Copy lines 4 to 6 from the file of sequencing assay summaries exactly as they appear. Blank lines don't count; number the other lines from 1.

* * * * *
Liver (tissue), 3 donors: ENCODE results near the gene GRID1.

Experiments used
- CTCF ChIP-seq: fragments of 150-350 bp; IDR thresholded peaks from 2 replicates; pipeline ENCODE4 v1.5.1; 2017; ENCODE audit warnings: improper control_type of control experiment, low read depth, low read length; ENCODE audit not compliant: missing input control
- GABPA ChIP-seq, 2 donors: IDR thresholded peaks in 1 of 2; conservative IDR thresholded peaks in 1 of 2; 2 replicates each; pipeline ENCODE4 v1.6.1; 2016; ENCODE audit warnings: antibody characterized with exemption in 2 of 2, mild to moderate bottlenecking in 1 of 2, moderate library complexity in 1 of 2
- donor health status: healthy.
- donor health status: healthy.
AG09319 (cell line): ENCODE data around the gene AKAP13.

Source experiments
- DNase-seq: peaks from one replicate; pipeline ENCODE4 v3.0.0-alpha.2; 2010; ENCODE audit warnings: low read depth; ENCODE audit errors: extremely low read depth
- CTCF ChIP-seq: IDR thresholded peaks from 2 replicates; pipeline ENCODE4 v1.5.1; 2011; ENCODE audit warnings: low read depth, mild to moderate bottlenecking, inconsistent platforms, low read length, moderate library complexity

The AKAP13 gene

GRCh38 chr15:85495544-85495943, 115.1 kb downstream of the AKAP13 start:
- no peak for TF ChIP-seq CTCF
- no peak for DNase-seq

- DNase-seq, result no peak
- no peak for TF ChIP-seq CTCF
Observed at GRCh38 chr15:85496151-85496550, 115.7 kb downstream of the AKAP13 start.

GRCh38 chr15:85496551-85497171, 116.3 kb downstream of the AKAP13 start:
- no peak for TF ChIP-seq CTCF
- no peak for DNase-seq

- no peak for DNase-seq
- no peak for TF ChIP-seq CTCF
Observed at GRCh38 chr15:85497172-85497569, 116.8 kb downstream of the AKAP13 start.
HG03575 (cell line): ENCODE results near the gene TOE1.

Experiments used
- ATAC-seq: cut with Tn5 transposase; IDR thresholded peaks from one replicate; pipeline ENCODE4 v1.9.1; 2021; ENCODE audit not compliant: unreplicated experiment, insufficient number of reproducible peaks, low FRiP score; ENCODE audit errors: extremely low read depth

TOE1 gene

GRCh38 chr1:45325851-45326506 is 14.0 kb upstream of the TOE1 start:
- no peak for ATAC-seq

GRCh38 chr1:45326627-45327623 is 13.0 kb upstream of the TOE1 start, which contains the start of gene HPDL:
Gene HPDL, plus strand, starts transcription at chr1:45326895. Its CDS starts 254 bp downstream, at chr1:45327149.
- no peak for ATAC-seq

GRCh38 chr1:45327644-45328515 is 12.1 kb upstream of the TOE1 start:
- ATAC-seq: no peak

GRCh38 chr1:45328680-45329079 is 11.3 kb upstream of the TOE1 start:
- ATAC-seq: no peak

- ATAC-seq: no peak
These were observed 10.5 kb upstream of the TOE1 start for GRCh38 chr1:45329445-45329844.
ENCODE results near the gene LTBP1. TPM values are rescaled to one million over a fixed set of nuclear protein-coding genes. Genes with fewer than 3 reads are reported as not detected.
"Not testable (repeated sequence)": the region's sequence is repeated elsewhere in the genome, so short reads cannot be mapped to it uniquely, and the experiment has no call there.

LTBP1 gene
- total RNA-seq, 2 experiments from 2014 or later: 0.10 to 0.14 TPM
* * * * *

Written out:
- GABPA ChIP-seq, 2 donors: IDR thresholded peaks in 1 of 2; conservative IDR thresholded peaks in 1 of 2; 2 replicates each; pipeline ENCODE4 v1.6.1; 2016; ENCODE audit warnings: antibody characterized with exemption in 2 of 2, mild to moderate bottlenecking in 1 of 2, moderate library complexity in 1 of 2
- donor health status: healthy.
- donor health status: healthy.